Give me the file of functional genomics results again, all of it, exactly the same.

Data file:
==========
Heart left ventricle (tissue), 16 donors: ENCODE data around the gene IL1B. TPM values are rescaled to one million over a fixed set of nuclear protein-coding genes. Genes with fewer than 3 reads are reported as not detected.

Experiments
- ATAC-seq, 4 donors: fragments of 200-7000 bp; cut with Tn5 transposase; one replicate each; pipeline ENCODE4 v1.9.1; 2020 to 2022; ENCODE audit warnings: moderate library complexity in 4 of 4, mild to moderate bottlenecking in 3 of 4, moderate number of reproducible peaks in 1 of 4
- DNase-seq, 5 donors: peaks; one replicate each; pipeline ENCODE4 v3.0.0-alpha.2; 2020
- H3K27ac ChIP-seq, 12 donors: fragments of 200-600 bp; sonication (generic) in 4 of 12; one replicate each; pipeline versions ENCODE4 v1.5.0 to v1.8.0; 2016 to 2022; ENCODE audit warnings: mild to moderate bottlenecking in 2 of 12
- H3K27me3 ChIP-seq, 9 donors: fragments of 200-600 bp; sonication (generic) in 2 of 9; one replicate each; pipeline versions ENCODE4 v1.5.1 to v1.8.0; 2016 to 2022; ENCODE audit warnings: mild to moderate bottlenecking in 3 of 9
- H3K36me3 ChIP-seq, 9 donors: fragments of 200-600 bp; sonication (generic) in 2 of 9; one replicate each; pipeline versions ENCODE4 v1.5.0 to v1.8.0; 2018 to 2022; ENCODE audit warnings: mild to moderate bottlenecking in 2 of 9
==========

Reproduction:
Heart left ventricle (tissue), 16 donors: ENCODE data around the gene IL1B. TPM values are rescaled to one million over a fixed set of nuclear protein-coding genes. Genes with fewer than 3 reads are reported as not detected.

Experiments
- ATAC-seq, 4 donors: fragments of 200-7000 bp; cut with Tn5 transposase; one replicate each; pipeline ENCODE4 v1.9.1; 2020 to 2022; ENCODE audit warnings: moderate library complexity in 4 of 4, mild to moderate bottlenecking in 3 of 4, moderate number of reproducible peaks in 1 of 4
- DNase-seq, 5 donors: peaks; one replicate each; pipeline ENCODE4 v3.0.0-alpha.2; 2020
- H3K27ac ChIP-seq, 12 donors: fragments of 200-600 bp; sonication (generic) in 4 of 12; one replicate each; pipeline versions ENCODE4 v1.5.0 to v1.8.0; 2016 to 2022; ENCODE audit warnings: mild to moderate bottlenecking in 2 of 12
- H3K27me3 ChIP-seq, 9 donors: fragments of 200-600 bp; sonication (generic) in 2 of 9; one replicate each; pipeline versions ENCODE4 v1.5.1 to v1.8.0; 2016 to 2022; ENCODE audit warnings: mild to moderate bottlenecking in 3 of 9
- H3K36me3 ChIP-seq, 9 donors: fragments of 200-600 bp; sonication (generic) in 2 of 9; one replicate each; pipeline versions ENCODE4 v1.5.0 to v1.8.0; 2018 to 2022; ENCODE audit warnings: mild to moderate bottlenecking in 2 of 9